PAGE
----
Arts & Culture

See the spectacular Sand in the City

As anyone who’s built a sand castle knows, it’s not that easy to get them to stand up. If the sand is too dry, they crumble. If the sand is too wet, they slump.

But the sand sculptures featured at the Hands On Children’s Museum’s annual Sand in the City, happening Friday through Sunday, seem to stay standing just fine. And they’re a lot bigger than anything that would have fit in a child’s sandbox.

How’d they do that?

Well, for one thing, architects design the local teams’ sculptures with advice from master sand sculptors. (The sculptors also create a sculpture of their own.)

But another secret to success is the sand.

“The master sculptors who compete all around the country tell us that this is the best sand they’ve worked with,” said museum director Patty Belmonte. “They try to steal the sand.”

“It holds together really well, and so you can do fine detail,” added Hannah Steinweg, Sand in City manager. “It’s claylike, so you can sculpt it more easily.”

The sand – all 270 tons of it – is stored from year to year at a sand and gravel place. It’s cleaned, filtered and then hauled out for the use of the sculptors. Thirteen local teams will build sculptures Friday, and the master builders will create theirs Saturday.

Among the sculptures the sand will become are pieces inspired by the board game Operation, by Disney films and the “Peanuts” comic strip and even a “kangaroo court.”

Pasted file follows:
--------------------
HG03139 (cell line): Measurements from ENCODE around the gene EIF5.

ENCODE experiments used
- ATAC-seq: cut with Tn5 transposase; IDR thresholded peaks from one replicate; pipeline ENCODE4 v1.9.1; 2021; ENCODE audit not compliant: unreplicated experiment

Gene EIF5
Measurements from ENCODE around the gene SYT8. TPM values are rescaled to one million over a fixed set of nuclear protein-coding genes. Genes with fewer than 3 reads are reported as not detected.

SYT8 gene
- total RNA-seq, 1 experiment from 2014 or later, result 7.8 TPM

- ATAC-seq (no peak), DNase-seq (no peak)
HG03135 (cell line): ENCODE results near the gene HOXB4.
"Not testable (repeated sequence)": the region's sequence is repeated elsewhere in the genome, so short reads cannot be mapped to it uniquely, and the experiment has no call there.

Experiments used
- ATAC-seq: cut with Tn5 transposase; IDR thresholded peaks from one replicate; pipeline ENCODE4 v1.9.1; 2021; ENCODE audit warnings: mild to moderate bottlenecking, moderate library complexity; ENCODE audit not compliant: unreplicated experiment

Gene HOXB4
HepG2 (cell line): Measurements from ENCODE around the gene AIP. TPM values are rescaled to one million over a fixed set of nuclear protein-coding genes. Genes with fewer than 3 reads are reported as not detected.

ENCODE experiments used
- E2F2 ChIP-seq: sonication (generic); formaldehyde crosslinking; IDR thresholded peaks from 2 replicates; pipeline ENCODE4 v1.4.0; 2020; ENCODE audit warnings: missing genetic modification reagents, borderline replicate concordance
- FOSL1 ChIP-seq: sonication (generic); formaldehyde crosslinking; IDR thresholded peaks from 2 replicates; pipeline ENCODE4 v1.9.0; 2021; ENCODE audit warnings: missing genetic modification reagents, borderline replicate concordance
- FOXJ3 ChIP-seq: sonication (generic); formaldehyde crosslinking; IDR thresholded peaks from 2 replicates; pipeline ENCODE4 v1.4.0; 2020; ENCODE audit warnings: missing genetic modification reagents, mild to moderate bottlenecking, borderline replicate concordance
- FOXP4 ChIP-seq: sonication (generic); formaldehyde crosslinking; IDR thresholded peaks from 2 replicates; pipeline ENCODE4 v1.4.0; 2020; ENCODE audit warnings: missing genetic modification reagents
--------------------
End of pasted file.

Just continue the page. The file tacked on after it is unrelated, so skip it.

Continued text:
“There’s an alien picnic,” said Sand in the City coordinator Caitlin Bjornstad. “And there are some surprises. There’s a huge variety.”

Of course, Sand in the City – a fundraiser for the museum’s free and reduced-price admission program – includes a lot more than just the sculptures during this, its ninth year.

There’s sand for kids to play in, plus games, a touch tank, a climbing wall, miniature donkeys and horses, a toteload of make-and-take crafts and even the opportunity to have a cast put on.

This year, some activities – including face painting and crafts – will be happening Friday, when the teams are building their sculptures, as well as on the weekend.

“We added activities on Friday because we had so many requests from families who are from outside of the area and drove to the community specifically for the event,” Belmonte said. “They loved watching the sand sculpting but they wanted to have activities on Friday also.”

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